Despite the Ethereum Foundation's best efforts to destroy the chain whose supporters refused to participate in violation of EVM rules the chain survived and is now ushering into a renaissance. We are proud to have contributed greatly to this cause, having developed the first dapp wallet, the first dapp and having created ETC token economy that in less than a year has gone from $0 total market cap to over one million dollars.

Recent price rally of ETC can largely be attributed to the fact that Atlantis hard fork is coming up soon, which will enable more EVM features and give dapp developers more tools to work with and develop better products. The more dapps, the more products the chain has, the more active users it can attract, the higher demand for its base currency and thus the higher the price. The best thing you can do to help your chain grow is to invest in developers.

RSK

  • Ticker: none, pegged to BTC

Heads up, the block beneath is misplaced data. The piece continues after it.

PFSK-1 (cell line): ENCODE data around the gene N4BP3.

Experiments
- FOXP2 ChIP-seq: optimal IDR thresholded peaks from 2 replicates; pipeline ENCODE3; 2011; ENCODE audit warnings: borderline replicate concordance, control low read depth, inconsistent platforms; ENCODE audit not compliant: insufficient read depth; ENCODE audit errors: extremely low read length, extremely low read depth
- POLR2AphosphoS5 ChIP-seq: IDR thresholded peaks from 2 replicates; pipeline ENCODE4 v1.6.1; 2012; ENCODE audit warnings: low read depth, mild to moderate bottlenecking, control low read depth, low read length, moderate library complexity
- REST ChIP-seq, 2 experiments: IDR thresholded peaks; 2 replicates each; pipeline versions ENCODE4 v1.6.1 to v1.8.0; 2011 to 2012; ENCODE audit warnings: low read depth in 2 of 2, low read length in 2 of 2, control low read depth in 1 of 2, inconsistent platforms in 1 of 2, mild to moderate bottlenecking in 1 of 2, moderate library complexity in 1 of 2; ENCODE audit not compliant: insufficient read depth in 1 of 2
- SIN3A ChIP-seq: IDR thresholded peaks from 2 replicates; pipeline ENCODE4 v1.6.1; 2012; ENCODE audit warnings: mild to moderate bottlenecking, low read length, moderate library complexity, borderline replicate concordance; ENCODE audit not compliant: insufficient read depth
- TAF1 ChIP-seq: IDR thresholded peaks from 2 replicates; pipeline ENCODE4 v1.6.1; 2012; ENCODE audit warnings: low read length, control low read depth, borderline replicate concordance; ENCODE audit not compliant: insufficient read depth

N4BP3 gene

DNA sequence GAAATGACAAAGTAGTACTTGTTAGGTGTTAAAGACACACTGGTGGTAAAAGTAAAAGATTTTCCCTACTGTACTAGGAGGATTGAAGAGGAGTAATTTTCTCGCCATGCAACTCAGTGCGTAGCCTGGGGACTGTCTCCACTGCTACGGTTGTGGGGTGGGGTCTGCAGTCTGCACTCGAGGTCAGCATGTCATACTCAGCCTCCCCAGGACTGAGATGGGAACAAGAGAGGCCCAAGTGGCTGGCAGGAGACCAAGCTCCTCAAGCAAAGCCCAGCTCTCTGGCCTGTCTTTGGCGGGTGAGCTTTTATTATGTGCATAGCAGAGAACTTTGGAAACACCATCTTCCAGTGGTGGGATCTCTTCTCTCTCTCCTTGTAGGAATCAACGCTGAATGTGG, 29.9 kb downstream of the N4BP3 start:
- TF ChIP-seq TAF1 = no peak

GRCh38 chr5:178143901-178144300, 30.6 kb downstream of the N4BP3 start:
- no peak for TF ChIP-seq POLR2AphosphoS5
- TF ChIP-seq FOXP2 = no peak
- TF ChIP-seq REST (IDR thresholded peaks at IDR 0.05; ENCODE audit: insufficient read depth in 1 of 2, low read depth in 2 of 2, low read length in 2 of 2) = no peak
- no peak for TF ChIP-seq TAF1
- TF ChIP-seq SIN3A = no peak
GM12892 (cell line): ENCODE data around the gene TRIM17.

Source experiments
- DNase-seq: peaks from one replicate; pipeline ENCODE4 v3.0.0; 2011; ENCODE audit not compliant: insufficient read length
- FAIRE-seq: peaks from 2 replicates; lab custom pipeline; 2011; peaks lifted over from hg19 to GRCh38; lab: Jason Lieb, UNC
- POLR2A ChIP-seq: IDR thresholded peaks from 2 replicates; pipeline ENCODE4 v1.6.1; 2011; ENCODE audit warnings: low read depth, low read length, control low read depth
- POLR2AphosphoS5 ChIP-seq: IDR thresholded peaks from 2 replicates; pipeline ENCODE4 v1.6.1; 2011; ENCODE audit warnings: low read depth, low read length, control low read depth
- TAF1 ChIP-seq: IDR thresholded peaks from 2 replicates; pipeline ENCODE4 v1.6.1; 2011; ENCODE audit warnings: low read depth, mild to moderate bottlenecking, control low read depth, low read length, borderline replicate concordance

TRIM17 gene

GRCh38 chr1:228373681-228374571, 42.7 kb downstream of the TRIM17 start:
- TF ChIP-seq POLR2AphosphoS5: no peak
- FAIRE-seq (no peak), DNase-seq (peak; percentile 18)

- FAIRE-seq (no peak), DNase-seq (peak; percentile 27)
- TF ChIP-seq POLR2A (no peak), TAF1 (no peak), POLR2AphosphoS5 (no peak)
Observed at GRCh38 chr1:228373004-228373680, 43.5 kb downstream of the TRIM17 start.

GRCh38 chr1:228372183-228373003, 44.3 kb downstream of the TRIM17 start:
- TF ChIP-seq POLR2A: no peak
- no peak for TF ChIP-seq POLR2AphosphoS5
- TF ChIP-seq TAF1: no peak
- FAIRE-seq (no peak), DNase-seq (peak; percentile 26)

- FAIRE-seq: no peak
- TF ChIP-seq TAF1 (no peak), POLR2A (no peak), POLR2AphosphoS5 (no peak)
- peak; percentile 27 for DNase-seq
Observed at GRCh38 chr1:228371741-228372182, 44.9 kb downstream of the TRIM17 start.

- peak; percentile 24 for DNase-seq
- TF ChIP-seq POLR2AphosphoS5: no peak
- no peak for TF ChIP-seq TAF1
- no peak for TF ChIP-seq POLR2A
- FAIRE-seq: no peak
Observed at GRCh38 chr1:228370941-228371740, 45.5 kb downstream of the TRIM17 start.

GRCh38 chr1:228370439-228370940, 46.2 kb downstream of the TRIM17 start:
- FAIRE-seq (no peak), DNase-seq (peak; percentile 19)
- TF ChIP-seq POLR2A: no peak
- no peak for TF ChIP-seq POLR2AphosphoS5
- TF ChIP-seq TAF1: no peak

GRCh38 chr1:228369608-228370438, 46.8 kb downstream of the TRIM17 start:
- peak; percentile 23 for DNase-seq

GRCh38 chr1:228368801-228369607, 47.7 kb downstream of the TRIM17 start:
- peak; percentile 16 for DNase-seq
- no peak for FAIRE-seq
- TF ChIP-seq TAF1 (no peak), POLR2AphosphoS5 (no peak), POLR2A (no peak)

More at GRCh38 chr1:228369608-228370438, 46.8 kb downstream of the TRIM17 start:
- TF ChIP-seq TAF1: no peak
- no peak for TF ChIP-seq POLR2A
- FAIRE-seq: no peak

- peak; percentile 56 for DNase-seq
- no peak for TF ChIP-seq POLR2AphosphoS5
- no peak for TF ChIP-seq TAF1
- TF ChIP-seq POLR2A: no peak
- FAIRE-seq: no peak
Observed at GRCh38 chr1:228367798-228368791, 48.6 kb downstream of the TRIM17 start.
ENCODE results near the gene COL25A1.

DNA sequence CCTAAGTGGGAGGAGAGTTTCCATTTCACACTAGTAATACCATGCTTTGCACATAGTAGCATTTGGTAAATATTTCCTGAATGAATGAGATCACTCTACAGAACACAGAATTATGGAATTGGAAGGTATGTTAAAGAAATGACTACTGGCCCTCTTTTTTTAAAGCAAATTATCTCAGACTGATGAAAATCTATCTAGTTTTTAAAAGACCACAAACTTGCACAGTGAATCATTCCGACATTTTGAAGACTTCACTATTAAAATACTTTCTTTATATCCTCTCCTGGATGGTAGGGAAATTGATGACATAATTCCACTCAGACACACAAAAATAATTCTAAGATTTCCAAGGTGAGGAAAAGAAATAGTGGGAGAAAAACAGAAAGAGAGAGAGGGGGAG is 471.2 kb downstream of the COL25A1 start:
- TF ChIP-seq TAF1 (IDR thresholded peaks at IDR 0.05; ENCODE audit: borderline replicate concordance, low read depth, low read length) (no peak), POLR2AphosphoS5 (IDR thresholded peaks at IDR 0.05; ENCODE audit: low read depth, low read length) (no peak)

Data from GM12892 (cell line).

• Consensus: Proof of Work, merge mined with Bitcoin (18% hashrate)
  • Block time: 33 seconds

RSK was the big hope of 2017 and one of the largest disappointments in the blockchain industry. The sales pitch was fantastic - Write Smart Contracts for Bitcoin. Which developer wouldn't want to write dapps for the most secure blockchain with the largest amount of users and the best brand? We were very excited about its launch, and so were the bitcoin-like chains, e.g. Litecoin (LTC) and Verge (XVG), who wanted to launch smart contracts as well. Even some Ethereum tokens, such as Civic, planned to move from ETH to RSK chain as soon as it was launched.